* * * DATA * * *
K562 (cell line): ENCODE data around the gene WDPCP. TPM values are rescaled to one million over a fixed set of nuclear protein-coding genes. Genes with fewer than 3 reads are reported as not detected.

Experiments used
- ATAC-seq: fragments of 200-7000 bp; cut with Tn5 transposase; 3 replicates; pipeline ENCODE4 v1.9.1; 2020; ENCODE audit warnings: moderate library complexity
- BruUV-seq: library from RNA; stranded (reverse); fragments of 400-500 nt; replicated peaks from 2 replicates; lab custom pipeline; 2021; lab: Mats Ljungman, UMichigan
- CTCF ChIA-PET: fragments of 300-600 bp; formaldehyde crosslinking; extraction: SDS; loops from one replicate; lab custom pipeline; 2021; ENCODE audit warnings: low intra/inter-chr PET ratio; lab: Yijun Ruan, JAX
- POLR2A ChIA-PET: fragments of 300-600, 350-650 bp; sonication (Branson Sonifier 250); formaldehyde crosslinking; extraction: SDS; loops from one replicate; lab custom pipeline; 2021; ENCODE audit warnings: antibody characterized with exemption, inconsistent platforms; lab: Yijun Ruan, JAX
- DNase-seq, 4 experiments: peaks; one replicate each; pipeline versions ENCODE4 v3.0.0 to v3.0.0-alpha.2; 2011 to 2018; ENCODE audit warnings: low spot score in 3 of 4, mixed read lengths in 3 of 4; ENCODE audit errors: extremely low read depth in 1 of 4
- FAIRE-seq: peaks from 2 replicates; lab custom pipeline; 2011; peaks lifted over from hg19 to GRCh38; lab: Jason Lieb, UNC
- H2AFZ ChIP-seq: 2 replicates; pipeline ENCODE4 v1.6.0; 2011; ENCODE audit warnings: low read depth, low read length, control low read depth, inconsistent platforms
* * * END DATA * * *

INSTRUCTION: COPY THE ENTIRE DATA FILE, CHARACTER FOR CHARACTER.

K562 (cell line): ENCODE data around the gene WDPCP. TPM values are rescaled to one million over a fixed set of nuclear protein-coding genes. Genes with fewer than 3 reads are reported as not detected.

Experiments used
- ATAC-seq: fragments of 200-7000 bp; cut with Tn5 transposase; 3 replicates; pipeline ENCODE4 v1.9.1; 2020; ENCODE audit warnings: moderate library complexity
- BruUV-seq: library from RNA; stranded (reverse); fragments of 400-500 nt; replicated peaks from 2 replicates; lab custom pipeline; 2021; lab: Mats Ljungman, UMichigan
- CTCF ChIA-PET: fragments of 300-600 bp; formaldehyde crosslinking; extraction: SDS; loops from one replicate; lab custom pipeline; 2021; ENCODE audit warnings: low intra/inter-chr PET ratio; lab: Yijun Ruan, JAX
- POLR2A ChIA-PET: fragments of 300-600, 350-650 bp; sonication (Branson Sonifier 250); formaldehyde crosslinking; extraction: SDS; loops from one replicate; lab custom pipeline; 2021; ENCODE audit warnings: antibody characterized with exemption, inconsistent platforms; lab: Yijun Ruan, JAX
- DNase-seq, 4 experiments: peaks; one replicate each; pipeline versions ENCODE4 v3.0.0 to v3.0.0-alpha.2; 2011 to 2018; ENCODE audit warnings: low spot score in 3 of 4, mixed read lengths in 3 of 4; ENCODE audit errors: extremely low read depth in 1 of 4
- FAIRE-seq: peaks from 2 replicates; lab custom pipeline; 2011; peaks lifted over from hg19 to GRCh38; lab: Jason Lieb, UNC
- H2AFZ ChIP-seq: 2 replicates; pipeline ENCODE4 v1.6.0; 2011; ENCODE audit warnings: low read depth, low read length, control low read depth, inconsistent platforms